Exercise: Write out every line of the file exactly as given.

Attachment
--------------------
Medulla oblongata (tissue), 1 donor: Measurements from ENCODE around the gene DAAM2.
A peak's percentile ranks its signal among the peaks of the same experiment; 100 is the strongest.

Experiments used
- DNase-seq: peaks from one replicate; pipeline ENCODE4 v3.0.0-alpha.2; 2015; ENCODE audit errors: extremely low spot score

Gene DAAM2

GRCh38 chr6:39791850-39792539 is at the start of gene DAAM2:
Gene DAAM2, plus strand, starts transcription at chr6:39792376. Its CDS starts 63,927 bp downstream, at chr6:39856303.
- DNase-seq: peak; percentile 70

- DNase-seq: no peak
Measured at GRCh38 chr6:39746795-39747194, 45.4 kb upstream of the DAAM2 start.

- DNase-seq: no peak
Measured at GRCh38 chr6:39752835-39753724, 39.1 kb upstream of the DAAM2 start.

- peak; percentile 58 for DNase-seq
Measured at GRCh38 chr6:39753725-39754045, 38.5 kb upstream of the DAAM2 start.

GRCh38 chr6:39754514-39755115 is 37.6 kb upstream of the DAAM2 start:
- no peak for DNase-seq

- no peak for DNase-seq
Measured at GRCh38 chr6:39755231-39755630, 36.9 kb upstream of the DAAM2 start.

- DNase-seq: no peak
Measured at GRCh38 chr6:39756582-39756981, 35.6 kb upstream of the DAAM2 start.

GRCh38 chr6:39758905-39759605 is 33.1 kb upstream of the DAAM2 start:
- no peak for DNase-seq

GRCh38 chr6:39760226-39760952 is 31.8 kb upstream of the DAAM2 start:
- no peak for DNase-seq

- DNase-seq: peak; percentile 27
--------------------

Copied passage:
Medulla oblongata (tissue), 1 donor: Measurements from ENCODE around the gene DAAM2.
A peak's percentile ranks its signal among the peaks of the same experiment; 100 is the strongest.

Experiments used
- DNase-seq: peaks from one replicate; pipeline ENCODE4 v3.0.0-alpha.2; 2015; ENCODE audit errors: extremely low spot score

Gene DAAM2

GRCh38 chr6:39791850-39792539 is at the start of gene DAAM2:
Gene DAAM2, plus strand, starts transcription at chr6:39792376. Its CDS starts 63,927 bp downstream, at chr6:39856303.
- DNase-seq: peak; percentile 70

- DNase-seq: no peak
Measured at GRCh38 chr6:39746795-39747194, 45.4 kb upstream of the DAAM2 start.

- DNase-seq: no peak
Measured at GRCh38 chr6:39752835-39753724, 39.1 kb upstream of the DAAM2 start.

- peak; percentile 58 for DNase-seq
Measured at GRCh38 chr6:39753725-39754045, 38.5 kb upstream of the DAAM2 start.

GRCh38 chr6:39754514-39755115 is 37.6 kb upstream of the DAAM2 start:
- no peak for DNase-seq

- no peak for DNase-seq
Measured at GRCh38 chr6:39755231-39755630, 36.9 kb upstream of the DAAM2 start.

- DNase-seq: no peak
Measured at GRCh38 chr6:39756582-39756981, 35.6 kb upstream of the DAAM2 start.

GRCh38 chr6:39758905-39759605 is 33.1 kb upstream of the DAAM2 start:
- no peak for DNase-seq

GRCh38 chr6:39760226-39760952 is 31.8 kb upstream of the DAAM2 start:
- no peak for DNase-seq

- DNase-seq: peak; percentile 27